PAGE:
I met face-to-face with engineers at 3M last December (I happen to live about half-an-hour away from their world headquarters), and discussed the technical requirements of this repair in great detail. After evaluating several samples that they sent me, I am now cutting my kits from what I believe to be the best iPad repair adhesive tape on the market. I truly believe that my adhesives are the best available, and I am always on the lookout for new ways to make them even better. :)

      Regardless of what kind of adhesive you choose, if you decide to replace the adhesive on your iPad, be very slow and careful when removing the screen. When re-opening an iPad, the original adhesive design has a very nasty habit of pulling and breaking a tiny cable which is under the upper-right corner of the screen. If that cable breaks, your power button (and sometimes other things) will no longer function, and replacing it is a very long and tedious process. My adhesive kits do not have this problem, but I wanted you to be aware of it, since I’d hate to see you fall victim to it!

      Best of luck!

  10. Hello,
    Three questions.
    1) Do you use one of the 3M vhb adhesives?
    2) Any suggestions on adhesive for under the plastic bezel?
    3) Any suggestions for the foam gasket that runs around perimeter of LCD? Seems to be a vhb type adhesive.
    Thanks.

    • > 1) Do you use one of the 3M vhb adhesives?

      They’re actually a little too thick. The thinnest VHB tape listed on 3M’s web site is 10 mils (.010″) thick. During my testing, I found that 9 mils (.009″) was already too thick – at that point the digitizer is noticeably no longer flush with the bezel, and the home button does not make reliable contact. Many adhesives used for this repair are only 4.5 mils (.0045″) or thinner, but doesn’t provide much of a cushion for irregularities in the frame and/or debris leftover from a shattered digitizer. The adhesive I use is just over 6 mils (.006″) thick, which seems to be an optimal balance.

      > 2) Any suggestions on adhesive for under the plastic bezel?

      I’ve used a generic 2mm double-sided tape – something like this:

      http://www.amazon.com/dp/B004WIQW3U/

      The adhesive under the bezel isn’t of critical importance, since the digitizer will eventually hold the bezel in place, but it’s always nice to have the new bezel locked-down while you’re working. :)

      > 3) Any suggestions for the foam gasket that runs around perimeter of LCD?
      > Seems to be a vhb type adhesive.

      The VHB line does, indeed, seem like a good candidate for this. It seems to me that the main challenge would be creating a gasket of the optimal thickness. If it is too thick, it will put unnecessary pressure on the digitizer’s perimeter adhesive, potentially causing it to fail. If it is too thin, it will not make contact, and will not provide a complete seal – nullifying its purpose.

      For a variety of practical and economic reasons, most repair houses don’t bother with this gasket, but it would be nice to be able to offer a solution for those that would like one. I’ll put this on my R&D agenda. Right now, my top priority is an adhesive kit for the iPod Touch 4th-gen, which is almost ready to go….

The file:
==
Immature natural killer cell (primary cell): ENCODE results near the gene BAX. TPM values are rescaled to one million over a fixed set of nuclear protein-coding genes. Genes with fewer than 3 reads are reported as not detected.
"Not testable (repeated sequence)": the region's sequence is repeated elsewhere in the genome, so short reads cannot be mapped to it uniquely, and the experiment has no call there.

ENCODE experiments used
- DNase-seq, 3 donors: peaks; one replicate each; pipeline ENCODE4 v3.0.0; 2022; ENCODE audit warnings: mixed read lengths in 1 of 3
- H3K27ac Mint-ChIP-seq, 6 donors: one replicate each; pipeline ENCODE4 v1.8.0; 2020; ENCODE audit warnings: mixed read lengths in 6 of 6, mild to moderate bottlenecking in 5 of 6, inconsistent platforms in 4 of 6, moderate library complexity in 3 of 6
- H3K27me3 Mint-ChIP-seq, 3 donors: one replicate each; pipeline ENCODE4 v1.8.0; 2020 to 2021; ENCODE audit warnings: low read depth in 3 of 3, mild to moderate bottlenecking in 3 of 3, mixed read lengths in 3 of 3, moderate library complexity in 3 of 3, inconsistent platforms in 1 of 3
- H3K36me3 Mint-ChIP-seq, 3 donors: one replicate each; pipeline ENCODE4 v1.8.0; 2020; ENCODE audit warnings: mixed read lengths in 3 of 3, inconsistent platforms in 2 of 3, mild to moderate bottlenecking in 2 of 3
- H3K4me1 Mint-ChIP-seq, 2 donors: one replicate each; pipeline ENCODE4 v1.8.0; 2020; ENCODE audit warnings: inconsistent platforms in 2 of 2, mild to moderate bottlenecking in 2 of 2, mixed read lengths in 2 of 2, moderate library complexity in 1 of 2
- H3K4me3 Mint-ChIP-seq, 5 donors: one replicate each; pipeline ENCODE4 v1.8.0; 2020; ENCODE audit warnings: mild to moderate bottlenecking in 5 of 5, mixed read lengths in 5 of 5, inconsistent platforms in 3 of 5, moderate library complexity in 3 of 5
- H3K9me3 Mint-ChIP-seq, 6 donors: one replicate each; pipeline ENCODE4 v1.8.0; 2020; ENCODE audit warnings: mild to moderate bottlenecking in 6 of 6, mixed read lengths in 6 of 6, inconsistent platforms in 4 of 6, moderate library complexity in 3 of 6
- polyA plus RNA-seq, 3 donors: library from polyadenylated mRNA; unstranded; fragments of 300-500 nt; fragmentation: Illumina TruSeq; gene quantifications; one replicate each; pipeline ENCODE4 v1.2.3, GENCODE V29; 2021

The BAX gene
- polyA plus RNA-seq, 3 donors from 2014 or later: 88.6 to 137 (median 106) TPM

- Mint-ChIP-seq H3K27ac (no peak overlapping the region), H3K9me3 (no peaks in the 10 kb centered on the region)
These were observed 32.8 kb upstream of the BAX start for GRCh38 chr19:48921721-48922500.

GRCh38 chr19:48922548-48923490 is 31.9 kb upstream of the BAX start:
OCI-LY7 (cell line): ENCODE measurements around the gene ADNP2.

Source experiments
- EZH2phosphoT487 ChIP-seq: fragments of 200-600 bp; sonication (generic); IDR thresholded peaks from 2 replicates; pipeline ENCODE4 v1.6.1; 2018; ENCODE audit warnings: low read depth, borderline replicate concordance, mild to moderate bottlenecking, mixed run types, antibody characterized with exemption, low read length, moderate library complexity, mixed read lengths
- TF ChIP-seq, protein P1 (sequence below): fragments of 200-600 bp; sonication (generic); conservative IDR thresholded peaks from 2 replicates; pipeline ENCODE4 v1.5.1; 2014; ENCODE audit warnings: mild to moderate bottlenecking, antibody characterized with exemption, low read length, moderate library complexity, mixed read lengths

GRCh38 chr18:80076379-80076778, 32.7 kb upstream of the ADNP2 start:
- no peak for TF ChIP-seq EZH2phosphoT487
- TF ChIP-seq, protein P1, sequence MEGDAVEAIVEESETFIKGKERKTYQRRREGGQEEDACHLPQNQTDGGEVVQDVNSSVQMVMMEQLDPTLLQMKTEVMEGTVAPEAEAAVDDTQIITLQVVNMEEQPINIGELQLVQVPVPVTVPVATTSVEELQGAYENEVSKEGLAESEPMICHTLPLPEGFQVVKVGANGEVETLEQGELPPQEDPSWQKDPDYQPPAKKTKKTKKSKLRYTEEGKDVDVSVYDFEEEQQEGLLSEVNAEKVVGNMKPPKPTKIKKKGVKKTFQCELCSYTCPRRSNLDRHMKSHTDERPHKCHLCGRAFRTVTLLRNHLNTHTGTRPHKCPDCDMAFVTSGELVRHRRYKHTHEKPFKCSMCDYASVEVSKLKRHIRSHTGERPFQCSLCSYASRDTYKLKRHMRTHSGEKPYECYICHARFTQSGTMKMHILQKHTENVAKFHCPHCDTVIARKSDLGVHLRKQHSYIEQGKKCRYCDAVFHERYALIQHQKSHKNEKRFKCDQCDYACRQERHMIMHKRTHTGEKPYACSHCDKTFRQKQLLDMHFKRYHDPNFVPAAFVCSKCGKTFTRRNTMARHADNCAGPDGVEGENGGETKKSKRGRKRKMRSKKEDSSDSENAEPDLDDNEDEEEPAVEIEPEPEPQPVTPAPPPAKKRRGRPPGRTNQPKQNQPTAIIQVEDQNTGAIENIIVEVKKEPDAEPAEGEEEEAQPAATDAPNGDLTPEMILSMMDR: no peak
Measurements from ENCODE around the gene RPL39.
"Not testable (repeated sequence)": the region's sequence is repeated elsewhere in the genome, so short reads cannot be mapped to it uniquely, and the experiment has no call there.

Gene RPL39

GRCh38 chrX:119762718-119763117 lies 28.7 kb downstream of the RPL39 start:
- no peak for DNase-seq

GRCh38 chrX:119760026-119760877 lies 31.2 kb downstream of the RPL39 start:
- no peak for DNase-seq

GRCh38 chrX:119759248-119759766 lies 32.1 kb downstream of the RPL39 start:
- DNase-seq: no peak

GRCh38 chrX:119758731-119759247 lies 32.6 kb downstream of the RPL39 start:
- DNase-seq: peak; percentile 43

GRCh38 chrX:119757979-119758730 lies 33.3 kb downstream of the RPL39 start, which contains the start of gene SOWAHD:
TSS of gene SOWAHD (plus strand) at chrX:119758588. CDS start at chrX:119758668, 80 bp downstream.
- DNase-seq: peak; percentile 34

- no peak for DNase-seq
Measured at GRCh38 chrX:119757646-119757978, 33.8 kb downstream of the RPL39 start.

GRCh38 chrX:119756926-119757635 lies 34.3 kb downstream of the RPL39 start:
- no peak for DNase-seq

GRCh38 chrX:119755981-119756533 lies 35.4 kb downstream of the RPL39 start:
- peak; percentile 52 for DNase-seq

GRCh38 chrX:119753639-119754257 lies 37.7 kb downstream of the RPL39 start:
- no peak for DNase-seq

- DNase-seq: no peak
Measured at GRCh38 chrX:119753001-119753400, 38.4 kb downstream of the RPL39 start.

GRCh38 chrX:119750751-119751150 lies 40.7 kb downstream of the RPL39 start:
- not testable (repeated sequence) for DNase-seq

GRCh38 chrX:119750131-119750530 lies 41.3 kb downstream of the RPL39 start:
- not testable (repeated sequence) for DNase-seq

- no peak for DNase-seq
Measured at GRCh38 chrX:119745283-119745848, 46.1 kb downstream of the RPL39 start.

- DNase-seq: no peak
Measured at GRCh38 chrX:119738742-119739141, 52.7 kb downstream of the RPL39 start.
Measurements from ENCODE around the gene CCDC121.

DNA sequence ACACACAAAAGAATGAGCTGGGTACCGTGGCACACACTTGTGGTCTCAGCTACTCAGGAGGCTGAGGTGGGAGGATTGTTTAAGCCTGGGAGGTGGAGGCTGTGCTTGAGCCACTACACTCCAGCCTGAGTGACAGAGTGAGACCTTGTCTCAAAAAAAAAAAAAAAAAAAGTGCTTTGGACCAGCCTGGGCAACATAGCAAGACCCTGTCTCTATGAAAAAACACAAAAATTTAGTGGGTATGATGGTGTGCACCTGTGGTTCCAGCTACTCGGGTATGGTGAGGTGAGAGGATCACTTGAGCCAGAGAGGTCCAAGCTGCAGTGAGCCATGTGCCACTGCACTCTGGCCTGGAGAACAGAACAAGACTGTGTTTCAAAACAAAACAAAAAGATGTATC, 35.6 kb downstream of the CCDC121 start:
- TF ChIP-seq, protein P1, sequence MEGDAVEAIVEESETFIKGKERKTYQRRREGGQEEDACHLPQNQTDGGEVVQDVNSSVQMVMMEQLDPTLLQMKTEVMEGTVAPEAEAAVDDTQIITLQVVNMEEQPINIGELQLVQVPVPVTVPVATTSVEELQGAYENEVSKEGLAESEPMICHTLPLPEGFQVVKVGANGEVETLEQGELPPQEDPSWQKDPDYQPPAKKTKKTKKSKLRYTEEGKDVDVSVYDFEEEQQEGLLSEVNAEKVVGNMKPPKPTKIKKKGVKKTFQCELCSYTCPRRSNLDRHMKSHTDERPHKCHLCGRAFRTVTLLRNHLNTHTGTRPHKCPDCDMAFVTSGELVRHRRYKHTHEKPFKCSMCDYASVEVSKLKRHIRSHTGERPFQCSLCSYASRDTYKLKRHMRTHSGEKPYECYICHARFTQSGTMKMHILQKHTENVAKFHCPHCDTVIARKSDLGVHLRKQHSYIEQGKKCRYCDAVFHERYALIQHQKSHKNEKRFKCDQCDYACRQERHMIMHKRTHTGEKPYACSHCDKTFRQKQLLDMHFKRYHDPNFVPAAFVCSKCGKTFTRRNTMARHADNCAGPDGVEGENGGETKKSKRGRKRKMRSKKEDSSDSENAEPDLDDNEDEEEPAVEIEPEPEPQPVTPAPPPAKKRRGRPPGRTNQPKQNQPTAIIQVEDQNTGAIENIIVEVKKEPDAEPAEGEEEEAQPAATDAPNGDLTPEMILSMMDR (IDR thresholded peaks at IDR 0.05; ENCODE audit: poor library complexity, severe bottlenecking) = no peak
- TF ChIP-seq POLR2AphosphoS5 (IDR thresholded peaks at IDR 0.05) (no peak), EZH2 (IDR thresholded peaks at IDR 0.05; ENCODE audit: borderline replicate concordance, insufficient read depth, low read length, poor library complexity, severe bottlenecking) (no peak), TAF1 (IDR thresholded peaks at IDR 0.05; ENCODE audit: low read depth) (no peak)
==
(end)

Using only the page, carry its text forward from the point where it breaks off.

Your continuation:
Thanks for your interest!

  11. Thank you, your adhesive work perfect. And shipping to EUrope was fast 6 days to Latvija.

  12. I just placed an order for your adhesive yesterday and wanted to know when I can expect it. I’m located in central US. I didn’t see any shipping info listed for it and just need to know so I can be on the lookout for it. I will go exclusively through you, provided the quality and shipping are right. Thank you for your time.

    • Hi Vernon,

      Generally, orders placed before 3:00pm CST are shipped same-day, with later orders being shipped on the following business day. I’m not normally on-site for shipping on Friday, however, so orders placed after 3:00pm CST on Thursday do not usually ship until the following Monday. (I’ve attempted to make this easier to notice in the text above the “buy now” buttons.)

      This past Friday, I was also out-of-town and “under the weather” (with bad Internet access too), which is why I did not respond to your query immediately. Your adhesive kit will be in the mail today, and I’d expect it to arrive on Wednesday or Thursday. Thanks! :)

  13. These are simply the best adhesive kits for iPad, they are much better than any of the other options. I only use these in my repair shop now. once you’ve tried Flaming you don’t go back…
    Hey Mr Flaming, i’m sending you an email about this also. just wondering if you had made any progress on your iPod kits you were designing. i’d love to have some made from the same adhesive as these.

    • Thanks for the kind words. :)

      I’ve been testing my iPod Touch 4th-gen kits with a local repair house for about a month now, and the feedback has been extremely positive. I expect to be offering them for sale within the next 3 weeks.

      I’m also in the process of setting up a new web site and trade name, specifically for these adhesive kits. The site itself isn’t ready for launch, but you can sign up for the e-mail list if you’d like to keep informed:

      http://bowlertech-adhesives.com/

  14. Hello
    I wonder if you send this adhesive to Brazil.
    Thanks

    • Certainly! In recent memory, I’ve shipped to Australia, Ireland, Latvia, Denmark, South Africa, Finland, and New Zealand. :)

  15. Hey, I’m having trouble paying through paypal. The page just keeps loading

  16. My repair shop hasn’t done very many iPad repairs (yet), but wanted to let you know that your adhesive kit is indeed much better than the standard kit. Not only was it easier to use, but the end result was noticeably better as well.

    Thanks for making this kit, and I’ll certainly be placing a bigger order soon!

    Oh, and any progress on the iPod Touch 4th Gen adhesive kits? The ones that are widely available are even more awful than the standard iPad kit!